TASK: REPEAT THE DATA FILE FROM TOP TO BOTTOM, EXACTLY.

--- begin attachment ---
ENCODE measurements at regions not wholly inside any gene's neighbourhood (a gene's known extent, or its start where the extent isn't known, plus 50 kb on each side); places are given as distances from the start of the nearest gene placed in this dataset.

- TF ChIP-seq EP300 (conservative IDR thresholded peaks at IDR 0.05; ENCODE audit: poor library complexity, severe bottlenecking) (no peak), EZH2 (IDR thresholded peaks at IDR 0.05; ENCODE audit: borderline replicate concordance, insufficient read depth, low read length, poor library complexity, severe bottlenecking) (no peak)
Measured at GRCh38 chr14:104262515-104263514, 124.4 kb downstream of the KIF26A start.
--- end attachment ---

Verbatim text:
ENCODE measurements at regions not wholly inside any gene's neighbourhood (a gene's known extent, or its start where the extent isn't known, plus 50 kb on each side); places are given as distances from the start of the nearest gene placed in this dataset.

- TF ChIP-seq EP300 (conservative IDR thresholded peaks at IDR 0.05; ENCODE audit: poor library complexity, severe bottlenecking) (no peak), EZH2 (IDR thresholded peaks at IDR 0.05; ENCODE audit: borderline replicate concordance, insufficient read depth, low read length, poor library complexity, severe bottlenecking) (no peak)
Measured at GRCh38 chr14:104262515-104263514, 124.4 kb downstream of the KIF26A start.